When World’s First Flying Machine played their last show back in February, it almost seemed like they were dead already. Save a few one-off performances, they had essentially not played live since The House You’re Living In was released in early 2010, which was (and still is) an absolute travesty, considering how great of an album that was, and how captivating and powerful their live show could be. Ben Campbell, the group’s principal songwriter and lead vocalist has quietly released a solo album, Lonely Lights, which serves as both a contradiction and continuation of his previous band.
Your perception of Lonely Lights will inevitably vary depending on how you choose to look at it; as an extension of The House You’re Living In or as a statement divorced from the Flying Machine. Taken on its own, Lonely Lights is a pleasant diversion, imbued with the fall colors and brick streets of Urbana. It’s a concise collection of mostly memorable songs, but seems almost too barebones. It charms without being annoying, but lacks a sense of purpose if you choose to ignore its backstory and context. It’s solidly written and recorded (in a bedroom, if I were to guess), opting to put Campbell’s voice at the forefront of the mix, over a solo guitar and the occasional backing vocal or extra instrument. Campbell’s voice is forceful enough on its own to carry most of the album, but a thematic vacumn exists that must be filled by the songs from The House You’re Living In. In particular, the themes of personal flaws and shrugged off emotional damage that songs like “Inefficient Machines” and “The Ferris Wheel” articulated are continued on “Plane Crash”, a Flying Machine staple that never got recorded in the full-band setting. Solo takes on other group songs such as “Long Winter” and “Rolling River” are similarly relevatory, yet infuriating (at least on a personal level), offering the tip of the iceberg, but never breaking into the emotional fireworks that the band brought to the table.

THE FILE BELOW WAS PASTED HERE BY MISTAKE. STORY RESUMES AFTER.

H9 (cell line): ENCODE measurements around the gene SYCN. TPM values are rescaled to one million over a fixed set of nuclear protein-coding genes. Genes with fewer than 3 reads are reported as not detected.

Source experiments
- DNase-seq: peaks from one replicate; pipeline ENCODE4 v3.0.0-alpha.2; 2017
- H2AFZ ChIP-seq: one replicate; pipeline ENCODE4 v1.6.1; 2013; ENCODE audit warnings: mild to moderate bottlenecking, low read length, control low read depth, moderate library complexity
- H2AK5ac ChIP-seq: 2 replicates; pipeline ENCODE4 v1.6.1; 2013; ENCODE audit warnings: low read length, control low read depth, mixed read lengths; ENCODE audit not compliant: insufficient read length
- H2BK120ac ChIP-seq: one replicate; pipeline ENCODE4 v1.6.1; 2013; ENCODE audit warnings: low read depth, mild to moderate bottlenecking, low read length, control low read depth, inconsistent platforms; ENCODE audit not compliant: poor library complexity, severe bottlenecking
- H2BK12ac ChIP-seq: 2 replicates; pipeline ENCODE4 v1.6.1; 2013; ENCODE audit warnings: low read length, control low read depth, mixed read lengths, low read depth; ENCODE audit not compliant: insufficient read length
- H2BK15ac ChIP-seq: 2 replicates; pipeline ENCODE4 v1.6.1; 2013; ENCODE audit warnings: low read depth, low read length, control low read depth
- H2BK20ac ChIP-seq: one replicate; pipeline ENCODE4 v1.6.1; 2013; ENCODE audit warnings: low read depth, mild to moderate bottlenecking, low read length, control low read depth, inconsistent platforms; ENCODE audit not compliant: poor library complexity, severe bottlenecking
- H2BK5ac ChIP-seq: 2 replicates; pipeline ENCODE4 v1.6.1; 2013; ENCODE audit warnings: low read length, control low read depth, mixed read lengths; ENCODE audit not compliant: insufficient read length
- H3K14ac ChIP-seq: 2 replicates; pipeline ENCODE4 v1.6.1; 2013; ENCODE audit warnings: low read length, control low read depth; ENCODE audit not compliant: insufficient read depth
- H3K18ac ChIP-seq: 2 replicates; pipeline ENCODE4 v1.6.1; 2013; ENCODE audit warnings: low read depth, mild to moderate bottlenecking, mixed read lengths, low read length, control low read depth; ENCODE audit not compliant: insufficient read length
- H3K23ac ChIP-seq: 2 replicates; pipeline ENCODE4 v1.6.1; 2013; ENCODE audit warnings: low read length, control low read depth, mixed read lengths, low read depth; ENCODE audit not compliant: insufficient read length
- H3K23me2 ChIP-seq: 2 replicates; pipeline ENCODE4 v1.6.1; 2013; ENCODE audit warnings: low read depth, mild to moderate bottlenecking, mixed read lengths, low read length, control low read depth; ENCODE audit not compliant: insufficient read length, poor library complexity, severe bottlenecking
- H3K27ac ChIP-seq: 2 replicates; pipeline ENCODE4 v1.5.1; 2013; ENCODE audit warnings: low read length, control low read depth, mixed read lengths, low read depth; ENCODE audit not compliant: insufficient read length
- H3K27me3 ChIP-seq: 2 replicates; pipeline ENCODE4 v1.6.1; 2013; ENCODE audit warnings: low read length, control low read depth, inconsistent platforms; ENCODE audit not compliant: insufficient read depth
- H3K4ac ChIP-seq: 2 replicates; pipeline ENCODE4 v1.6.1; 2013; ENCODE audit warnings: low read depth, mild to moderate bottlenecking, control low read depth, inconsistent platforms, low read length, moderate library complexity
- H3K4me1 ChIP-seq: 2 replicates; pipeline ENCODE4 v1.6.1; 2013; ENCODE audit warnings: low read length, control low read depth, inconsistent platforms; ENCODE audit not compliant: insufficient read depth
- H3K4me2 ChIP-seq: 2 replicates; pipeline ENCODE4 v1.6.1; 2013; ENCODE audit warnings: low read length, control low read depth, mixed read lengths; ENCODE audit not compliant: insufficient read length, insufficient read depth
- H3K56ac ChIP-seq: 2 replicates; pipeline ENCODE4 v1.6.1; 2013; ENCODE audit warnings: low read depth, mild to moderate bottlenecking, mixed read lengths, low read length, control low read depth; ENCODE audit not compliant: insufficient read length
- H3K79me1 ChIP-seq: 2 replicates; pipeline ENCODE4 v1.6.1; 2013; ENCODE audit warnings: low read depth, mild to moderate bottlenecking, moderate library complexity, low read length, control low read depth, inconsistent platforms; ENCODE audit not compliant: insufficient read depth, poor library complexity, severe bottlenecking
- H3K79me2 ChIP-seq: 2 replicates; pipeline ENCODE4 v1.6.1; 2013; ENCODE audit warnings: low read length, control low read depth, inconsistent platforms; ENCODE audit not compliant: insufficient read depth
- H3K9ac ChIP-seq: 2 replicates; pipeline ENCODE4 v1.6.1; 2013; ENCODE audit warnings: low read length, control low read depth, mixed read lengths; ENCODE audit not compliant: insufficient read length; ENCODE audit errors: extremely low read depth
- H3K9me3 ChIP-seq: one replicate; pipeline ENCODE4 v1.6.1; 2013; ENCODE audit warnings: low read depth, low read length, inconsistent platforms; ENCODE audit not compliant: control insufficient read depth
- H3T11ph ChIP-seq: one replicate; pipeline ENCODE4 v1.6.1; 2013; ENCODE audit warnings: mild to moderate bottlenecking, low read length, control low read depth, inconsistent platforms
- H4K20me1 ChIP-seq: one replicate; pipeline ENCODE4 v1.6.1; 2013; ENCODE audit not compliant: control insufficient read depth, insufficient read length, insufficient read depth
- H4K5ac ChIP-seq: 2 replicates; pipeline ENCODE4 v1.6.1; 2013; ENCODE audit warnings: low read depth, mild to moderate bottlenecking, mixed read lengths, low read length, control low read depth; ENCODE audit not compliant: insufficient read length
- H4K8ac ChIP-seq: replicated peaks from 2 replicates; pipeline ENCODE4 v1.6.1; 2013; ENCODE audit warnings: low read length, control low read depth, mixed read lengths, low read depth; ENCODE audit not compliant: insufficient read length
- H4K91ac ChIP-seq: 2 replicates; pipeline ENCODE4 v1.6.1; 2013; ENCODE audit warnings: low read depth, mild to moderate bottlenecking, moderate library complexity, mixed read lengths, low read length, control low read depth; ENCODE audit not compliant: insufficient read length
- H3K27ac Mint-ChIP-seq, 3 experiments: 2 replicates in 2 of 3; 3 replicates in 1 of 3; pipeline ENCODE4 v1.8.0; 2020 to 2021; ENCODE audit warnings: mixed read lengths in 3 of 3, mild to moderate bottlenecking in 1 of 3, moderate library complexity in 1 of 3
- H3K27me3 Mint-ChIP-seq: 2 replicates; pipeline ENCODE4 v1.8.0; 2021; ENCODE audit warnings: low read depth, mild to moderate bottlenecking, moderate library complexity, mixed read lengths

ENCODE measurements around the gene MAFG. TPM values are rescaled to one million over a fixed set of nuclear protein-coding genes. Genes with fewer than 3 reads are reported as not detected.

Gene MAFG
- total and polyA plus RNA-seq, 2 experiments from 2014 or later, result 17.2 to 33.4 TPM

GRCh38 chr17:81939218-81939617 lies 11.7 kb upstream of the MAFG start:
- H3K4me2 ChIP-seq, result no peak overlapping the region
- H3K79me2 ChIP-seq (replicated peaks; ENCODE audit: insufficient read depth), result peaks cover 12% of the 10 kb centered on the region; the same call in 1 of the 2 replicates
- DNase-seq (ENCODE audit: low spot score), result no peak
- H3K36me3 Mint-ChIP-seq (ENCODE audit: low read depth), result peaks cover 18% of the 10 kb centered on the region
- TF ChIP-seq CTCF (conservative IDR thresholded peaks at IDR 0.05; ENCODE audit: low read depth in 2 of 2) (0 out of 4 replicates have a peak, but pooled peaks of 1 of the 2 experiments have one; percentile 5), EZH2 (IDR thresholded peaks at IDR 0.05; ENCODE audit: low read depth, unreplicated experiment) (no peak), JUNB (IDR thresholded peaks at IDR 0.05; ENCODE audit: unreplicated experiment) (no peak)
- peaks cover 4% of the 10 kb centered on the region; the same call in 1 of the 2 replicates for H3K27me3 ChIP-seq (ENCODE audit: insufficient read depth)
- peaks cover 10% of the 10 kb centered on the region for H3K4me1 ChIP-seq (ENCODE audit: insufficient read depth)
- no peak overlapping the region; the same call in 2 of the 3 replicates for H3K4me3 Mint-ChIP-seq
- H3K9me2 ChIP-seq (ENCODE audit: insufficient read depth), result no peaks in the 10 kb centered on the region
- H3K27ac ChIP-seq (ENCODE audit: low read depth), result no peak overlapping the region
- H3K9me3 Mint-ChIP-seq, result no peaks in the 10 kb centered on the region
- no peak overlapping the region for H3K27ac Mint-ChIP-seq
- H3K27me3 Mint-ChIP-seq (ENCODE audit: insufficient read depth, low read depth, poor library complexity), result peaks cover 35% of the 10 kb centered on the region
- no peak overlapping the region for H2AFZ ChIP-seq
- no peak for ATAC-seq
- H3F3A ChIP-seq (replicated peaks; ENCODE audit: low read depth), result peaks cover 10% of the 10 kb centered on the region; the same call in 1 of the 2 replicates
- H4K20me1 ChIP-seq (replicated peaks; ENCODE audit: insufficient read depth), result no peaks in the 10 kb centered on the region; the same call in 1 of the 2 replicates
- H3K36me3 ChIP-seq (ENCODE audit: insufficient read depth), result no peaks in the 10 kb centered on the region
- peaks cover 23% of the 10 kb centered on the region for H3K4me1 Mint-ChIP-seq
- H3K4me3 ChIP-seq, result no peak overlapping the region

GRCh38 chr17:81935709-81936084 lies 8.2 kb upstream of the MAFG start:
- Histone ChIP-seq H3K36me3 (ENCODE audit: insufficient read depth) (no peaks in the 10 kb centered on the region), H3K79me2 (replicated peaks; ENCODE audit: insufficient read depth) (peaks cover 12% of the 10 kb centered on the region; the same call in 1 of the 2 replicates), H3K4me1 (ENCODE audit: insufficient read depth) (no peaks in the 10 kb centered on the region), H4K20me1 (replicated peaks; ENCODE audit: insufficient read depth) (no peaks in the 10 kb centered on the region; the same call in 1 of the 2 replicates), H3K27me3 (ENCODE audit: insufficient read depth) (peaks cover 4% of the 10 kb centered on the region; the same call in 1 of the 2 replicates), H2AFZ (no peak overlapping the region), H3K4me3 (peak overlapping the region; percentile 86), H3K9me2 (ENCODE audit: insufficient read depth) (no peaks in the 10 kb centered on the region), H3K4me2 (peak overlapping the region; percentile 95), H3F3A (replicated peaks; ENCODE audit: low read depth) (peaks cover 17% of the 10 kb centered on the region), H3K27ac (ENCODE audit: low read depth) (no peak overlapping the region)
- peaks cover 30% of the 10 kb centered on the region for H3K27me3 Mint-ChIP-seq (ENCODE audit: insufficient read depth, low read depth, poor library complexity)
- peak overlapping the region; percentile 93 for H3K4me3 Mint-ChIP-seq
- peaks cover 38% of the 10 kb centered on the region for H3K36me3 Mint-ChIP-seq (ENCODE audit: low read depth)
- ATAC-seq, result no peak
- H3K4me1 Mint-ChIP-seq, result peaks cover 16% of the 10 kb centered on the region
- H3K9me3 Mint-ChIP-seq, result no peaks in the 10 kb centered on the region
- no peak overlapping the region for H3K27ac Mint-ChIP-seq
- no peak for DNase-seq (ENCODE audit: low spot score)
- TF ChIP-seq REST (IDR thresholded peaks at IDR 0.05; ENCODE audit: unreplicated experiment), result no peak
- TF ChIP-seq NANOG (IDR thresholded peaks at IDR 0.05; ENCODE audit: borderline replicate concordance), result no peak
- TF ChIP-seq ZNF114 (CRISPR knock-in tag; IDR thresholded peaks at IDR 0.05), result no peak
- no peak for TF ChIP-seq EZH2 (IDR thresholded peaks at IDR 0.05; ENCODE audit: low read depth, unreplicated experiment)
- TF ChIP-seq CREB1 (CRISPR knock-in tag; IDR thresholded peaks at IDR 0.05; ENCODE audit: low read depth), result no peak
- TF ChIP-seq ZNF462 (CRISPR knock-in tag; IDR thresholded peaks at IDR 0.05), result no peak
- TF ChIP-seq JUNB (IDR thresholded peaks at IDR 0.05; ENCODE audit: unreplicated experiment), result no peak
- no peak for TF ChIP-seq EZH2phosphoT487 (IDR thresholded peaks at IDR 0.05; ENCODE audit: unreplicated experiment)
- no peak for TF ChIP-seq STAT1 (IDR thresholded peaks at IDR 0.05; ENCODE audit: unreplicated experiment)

Ultimately, there’s no right way to look at Lonely Lights. It’s going to remain an enigma, simultaneously serving as an epitaph and a last peek at what could have been.